From Francis Dana
Paris Jany. 1st. 1781 Hotel Valois, Rue Richelieu
I will no longer omit to acquaint you of my safe arrival here;1 I shou’d have done it before, but I wished first to obtain the sight of the British Declaration against the Dutch; which I cou’d not effect, till the last evening. Will the Dutch remain firm, and in good earnest set about the equipment of their Navy? If they will, we may hope something from their exertions. Let me have your sentiments upon this important event, so far, at least, as it may any way affect our particular business. It appears to me to have thrown open the door wide; and let us enter without hesitation. If the second matter is necessary to accomplish the first, I would, if in your case, undertake it provisionally. All circumstances considered, I am persuaded, such a step wou’d meet with the approbation of those, whom it immediately concerns. It is sometimes necessary to step over a prescribed line; and when this is done, with a sincere intention to promote the general interest of ones Country, by seizing upon an unexpected event, the Man who will not suffer it to pass away unimproved, is entituled to much merit. He hazards something, but it is with the purest views. I have presumed to offer to your consideration, these hints, not doubting but you will take ’em in good part: besides, I sincerely wish the honor of effecting both those matters, may be yours; and it really appears to me vain to expect one, without being willing to do the other, Wou’d they hesitate upon this provissional ground? Is it not eassy to give them assurances that it is safe and firm? But I have said perhaps more than enough upon this subject.2 I shall hope for your sentiments in return.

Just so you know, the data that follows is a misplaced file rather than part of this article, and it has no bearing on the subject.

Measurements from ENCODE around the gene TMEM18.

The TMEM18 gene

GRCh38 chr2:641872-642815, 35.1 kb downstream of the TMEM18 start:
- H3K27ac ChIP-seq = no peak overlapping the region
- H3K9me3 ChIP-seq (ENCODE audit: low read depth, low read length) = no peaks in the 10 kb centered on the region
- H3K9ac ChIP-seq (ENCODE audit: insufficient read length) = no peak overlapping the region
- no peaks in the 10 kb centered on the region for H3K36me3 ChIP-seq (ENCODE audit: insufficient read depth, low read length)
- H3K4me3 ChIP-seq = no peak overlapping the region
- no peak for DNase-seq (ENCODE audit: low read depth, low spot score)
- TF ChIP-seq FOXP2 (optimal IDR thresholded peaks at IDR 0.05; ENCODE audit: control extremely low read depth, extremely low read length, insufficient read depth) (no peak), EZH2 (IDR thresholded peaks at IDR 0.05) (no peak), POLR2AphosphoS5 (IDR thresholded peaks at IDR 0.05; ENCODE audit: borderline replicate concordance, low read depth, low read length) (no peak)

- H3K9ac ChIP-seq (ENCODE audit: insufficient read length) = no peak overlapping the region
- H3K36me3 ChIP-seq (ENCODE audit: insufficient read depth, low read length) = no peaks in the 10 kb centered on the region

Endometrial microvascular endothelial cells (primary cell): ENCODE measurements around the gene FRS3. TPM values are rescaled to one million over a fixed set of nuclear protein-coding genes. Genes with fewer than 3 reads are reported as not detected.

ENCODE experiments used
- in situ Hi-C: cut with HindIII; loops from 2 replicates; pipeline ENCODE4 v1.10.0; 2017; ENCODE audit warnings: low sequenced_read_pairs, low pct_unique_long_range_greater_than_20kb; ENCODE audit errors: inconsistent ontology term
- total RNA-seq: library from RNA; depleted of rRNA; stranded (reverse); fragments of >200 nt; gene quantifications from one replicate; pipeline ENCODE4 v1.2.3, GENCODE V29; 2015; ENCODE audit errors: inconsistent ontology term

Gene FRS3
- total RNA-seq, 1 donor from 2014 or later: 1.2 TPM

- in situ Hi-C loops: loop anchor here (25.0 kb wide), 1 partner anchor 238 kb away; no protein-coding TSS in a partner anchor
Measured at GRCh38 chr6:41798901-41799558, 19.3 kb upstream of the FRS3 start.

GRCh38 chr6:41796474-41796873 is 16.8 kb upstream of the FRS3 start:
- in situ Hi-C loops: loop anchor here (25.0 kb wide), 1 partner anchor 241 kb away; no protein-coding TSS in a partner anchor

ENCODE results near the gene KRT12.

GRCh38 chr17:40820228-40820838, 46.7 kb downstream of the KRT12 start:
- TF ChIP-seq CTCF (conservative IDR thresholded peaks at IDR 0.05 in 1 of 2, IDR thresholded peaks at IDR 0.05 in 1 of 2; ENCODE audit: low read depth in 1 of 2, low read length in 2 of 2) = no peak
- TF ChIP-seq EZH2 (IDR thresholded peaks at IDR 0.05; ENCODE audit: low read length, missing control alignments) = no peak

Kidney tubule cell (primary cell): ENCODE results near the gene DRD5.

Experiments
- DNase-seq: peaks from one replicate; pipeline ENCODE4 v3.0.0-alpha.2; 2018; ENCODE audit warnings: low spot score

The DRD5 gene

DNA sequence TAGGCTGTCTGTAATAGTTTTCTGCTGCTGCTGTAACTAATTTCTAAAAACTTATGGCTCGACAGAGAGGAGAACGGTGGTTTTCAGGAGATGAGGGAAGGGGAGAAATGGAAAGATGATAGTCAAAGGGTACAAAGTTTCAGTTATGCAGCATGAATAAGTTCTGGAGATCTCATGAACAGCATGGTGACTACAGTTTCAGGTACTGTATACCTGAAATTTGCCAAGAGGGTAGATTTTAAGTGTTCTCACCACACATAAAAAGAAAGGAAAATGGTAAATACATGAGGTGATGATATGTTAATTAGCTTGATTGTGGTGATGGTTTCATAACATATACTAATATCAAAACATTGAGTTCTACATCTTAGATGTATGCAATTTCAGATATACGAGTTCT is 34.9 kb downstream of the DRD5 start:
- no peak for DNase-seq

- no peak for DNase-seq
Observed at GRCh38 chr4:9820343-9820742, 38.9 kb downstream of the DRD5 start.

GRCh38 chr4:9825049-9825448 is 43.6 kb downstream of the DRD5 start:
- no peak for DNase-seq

I have some reason to wish you wou’d give a gentle hint to a certain Gentleman3 of our acquaintance, about whom we do not differ in opinion, to be somewhat more upon the reserve.
Soon after my arrival here, which was on the evening of the 28th, I had a visit from Francisco4Silas Deane—a long one—during which we went over much political ground, which convinced me every thing we had heard of the very extraordinary conversation of this Man, was strictly true. Our Country according to him was already conquered—the Power of Great Britain rising above all controle—that of her Enemies almost spent—Holland absolutely to be crushed in the course of three Months—the armed Neutrality in consequence annihilated. The British Manifest extolled for its cogent reasons above all the similar Acts of the belligerent Powers—All Europe blind to their own Interests, which in fact were in direct repugnance with those of America—particularly those of Holland and all the Northern Powers—Congress a mere Cypher, having lost all their influence every where in America, and to crown the whole, an apology for the infamous apostate Arnold. I kept my temper and heard him out. You may easily conjecture what my feelings were on such an occasion and I manifested them in some part of my replies.
I have read Genl. Cornell’s letter to Govr. Green, in Luzac’s Leyden Paper of the 27th. of last month. What does he mean by this reflexion, referring to that part of the letter which speaks of Vermont? “Vu que l’issue en sera probablement de porter la nombre des Etats-Unis à quatorze, au cas qu’aucun de ceaux qui composent actuellement l’Union Américaine n’en soit finalement démembré a la Paix.”5 He is holding up an idea which ought not to appear, and I do not see that it was natural in this place. I am at a loss therefore how it came to be inserted by Mr. Luzac.